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Barakah

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The Islamic World: Past and Present What is This? Accessible coverage of Islam from the seventh century to the twenty-first century

    Barakah

    Barakah refers to the “blessing” of humans by God. Barakah is believed to be granted by God to holy persons such as mystics or saints. In the Maghrib (coastal region of North Africa), and elsewhere from the 1400s onward, barakah was believed to be a hereditary trait passed along certain family lines, usually those descended from the Prophet Muhammad. In Morocco, for example, the sultans of the Alawid dynasty were believed to be endowed with barakah, which gave them unprecedented political wisdom.

    Barakah was also believed to survive death so that the tombs of saints became shrines where people could pray for favors. Thus, saints came to be regarded by many as intermediaries of God. The person having barakah, living or dead, had to be able to transmit it to ordinary people, giving them good health, material gain, or spiritual rewards. This confirmed a blessed person's special relationship with God. The most visible proof of barakah was the ability to perform miracles.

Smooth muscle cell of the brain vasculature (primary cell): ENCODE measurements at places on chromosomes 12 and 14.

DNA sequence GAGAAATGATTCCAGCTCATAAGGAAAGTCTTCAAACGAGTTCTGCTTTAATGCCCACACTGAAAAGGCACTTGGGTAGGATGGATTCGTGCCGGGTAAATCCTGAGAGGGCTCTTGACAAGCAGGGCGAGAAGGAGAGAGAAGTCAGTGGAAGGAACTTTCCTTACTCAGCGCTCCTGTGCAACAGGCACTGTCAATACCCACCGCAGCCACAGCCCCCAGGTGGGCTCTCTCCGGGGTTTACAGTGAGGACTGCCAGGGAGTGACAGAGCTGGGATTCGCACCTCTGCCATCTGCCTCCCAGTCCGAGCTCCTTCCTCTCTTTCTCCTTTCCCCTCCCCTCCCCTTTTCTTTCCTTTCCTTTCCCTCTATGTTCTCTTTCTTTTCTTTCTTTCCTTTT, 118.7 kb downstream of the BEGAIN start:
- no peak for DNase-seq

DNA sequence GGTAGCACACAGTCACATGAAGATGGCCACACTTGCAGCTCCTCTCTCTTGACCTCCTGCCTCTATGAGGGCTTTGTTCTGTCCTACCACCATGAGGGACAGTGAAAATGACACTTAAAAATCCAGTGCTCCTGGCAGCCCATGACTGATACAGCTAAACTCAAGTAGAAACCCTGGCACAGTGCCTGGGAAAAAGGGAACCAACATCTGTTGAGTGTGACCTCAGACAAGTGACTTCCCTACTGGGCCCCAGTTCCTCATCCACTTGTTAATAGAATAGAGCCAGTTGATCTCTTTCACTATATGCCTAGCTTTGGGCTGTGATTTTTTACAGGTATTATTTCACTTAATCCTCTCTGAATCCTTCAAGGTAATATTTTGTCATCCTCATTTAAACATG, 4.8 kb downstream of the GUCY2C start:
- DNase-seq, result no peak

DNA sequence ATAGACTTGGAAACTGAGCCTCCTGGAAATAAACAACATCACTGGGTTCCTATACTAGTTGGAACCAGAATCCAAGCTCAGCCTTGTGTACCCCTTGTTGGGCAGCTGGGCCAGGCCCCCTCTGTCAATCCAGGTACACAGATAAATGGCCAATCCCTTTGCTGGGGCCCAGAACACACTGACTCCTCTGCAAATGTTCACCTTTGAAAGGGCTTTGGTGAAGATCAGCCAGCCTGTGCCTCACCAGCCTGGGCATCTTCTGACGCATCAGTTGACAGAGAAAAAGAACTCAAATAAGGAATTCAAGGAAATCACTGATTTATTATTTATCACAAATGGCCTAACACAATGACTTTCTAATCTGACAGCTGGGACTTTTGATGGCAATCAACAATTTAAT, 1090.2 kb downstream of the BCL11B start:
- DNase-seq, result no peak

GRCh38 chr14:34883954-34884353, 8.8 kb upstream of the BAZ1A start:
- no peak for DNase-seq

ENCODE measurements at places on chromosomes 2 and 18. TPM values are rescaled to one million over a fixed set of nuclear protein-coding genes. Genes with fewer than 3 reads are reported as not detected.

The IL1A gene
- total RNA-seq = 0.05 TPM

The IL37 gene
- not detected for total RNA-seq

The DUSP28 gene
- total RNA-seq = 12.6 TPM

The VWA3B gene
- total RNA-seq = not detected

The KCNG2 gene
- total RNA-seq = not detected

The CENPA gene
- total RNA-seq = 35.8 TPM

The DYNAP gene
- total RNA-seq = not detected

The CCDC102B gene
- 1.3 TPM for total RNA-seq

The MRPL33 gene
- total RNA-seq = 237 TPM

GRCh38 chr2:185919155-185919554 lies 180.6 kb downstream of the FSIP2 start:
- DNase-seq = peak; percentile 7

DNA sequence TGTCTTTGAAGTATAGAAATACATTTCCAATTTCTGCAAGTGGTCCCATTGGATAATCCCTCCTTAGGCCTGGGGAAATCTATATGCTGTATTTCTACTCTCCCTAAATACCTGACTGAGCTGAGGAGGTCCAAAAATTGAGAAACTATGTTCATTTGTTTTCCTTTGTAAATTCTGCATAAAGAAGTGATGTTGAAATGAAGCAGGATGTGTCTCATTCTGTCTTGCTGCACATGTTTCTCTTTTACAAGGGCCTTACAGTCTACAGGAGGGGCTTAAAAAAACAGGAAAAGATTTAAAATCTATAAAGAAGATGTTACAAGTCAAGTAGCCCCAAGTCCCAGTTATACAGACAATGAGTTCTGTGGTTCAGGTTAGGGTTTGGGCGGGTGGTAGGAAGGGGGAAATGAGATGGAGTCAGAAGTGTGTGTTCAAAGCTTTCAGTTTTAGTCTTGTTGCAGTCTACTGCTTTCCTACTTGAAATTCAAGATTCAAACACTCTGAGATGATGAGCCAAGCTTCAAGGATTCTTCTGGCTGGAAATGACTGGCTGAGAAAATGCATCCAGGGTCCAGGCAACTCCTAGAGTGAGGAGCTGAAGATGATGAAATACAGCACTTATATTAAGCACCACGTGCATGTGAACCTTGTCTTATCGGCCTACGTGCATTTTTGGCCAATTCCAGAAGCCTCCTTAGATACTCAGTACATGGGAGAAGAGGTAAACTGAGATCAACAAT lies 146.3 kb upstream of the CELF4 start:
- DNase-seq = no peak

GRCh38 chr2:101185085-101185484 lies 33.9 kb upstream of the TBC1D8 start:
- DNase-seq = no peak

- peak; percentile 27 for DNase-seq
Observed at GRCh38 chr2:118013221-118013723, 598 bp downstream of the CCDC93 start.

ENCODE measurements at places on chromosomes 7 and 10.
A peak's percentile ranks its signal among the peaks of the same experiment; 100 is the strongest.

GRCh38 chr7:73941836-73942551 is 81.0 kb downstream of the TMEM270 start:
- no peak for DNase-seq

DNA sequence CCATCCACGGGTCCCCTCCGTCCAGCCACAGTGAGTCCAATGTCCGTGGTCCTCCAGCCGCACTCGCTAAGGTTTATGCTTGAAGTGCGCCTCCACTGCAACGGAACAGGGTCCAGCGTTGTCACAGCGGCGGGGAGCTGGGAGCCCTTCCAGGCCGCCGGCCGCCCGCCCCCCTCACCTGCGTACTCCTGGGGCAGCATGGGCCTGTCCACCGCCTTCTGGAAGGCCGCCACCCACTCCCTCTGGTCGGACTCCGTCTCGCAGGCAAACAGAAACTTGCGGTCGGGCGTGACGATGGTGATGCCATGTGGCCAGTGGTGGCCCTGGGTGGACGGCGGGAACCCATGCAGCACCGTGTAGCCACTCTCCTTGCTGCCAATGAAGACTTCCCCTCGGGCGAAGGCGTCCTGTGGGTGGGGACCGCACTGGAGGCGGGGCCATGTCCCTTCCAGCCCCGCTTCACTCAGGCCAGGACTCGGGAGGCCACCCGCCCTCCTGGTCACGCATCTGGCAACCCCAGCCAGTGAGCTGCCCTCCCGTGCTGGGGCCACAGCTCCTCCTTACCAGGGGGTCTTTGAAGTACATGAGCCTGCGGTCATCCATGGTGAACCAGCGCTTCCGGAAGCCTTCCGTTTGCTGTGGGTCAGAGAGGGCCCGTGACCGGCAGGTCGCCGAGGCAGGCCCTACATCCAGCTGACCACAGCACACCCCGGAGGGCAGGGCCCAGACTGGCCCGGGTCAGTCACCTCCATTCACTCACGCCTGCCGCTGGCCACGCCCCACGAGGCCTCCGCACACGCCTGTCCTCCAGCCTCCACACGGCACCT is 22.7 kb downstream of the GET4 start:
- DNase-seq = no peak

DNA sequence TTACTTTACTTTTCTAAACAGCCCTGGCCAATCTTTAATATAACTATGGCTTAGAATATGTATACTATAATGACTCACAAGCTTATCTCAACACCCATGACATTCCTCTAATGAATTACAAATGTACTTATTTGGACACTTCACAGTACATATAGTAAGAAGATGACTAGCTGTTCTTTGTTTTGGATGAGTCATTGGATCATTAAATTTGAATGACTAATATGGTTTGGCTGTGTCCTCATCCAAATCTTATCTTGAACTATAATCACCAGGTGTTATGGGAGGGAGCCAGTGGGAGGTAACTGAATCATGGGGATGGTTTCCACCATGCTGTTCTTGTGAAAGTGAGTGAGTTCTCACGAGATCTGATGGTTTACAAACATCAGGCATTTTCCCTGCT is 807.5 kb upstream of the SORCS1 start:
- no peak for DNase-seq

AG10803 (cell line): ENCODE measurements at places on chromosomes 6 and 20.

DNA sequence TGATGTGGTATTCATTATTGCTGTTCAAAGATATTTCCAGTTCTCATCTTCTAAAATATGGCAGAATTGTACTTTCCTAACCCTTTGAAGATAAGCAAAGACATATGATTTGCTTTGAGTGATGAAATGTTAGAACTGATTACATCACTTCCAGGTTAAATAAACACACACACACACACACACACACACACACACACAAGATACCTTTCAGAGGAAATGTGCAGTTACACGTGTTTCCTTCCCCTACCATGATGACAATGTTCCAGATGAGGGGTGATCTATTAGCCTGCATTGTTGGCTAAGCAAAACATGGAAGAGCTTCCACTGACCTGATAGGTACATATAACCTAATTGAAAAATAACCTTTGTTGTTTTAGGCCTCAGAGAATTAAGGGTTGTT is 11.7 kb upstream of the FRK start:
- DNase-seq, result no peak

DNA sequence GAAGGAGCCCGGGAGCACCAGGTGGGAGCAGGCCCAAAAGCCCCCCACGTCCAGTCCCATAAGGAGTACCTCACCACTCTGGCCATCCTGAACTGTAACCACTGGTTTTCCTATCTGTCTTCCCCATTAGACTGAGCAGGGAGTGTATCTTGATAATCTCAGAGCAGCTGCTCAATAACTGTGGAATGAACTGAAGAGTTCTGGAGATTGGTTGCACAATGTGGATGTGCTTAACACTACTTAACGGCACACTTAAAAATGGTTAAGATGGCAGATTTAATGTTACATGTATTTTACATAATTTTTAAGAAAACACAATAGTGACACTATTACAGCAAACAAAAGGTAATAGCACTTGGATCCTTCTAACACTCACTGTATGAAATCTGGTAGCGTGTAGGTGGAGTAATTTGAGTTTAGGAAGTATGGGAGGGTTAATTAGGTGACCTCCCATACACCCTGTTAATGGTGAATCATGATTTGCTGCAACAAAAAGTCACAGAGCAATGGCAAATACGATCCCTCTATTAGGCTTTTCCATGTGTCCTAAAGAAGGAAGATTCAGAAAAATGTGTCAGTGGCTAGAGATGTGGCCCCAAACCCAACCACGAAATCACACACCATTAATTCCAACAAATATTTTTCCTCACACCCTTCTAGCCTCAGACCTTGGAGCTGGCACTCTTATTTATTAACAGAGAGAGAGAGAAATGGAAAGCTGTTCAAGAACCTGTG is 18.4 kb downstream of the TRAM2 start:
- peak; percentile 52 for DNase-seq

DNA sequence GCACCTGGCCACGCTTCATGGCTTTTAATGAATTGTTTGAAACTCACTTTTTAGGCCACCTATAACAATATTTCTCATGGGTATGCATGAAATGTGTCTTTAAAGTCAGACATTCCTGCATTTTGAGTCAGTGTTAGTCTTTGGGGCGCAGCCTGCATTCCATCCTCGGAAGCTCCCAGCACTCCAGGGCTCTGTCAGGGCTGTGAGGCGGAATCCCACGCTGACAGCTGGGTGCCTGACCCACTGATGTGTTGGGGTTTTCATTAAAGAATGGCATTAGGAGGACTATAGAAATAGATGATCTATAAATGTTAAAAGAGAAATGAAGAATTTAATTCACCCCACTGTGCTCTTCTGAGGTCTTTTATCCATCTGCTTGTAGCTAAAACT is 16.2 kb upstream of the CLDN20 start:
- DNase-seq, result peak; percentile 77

Some Muslim saints are known for their specialized barakah. A female holy person might be sought out to help women to become fertile or settle domestic problems. In Islamic folk traditions, barakah is also associated with certain foods, animals, plants, and even words and gestures. Folk medicine and healing are also associated with barakah. The qualities of barakah often existed in charms and amulets used to ward off evil spirits. See also Health Care; Saints and Sainthood.

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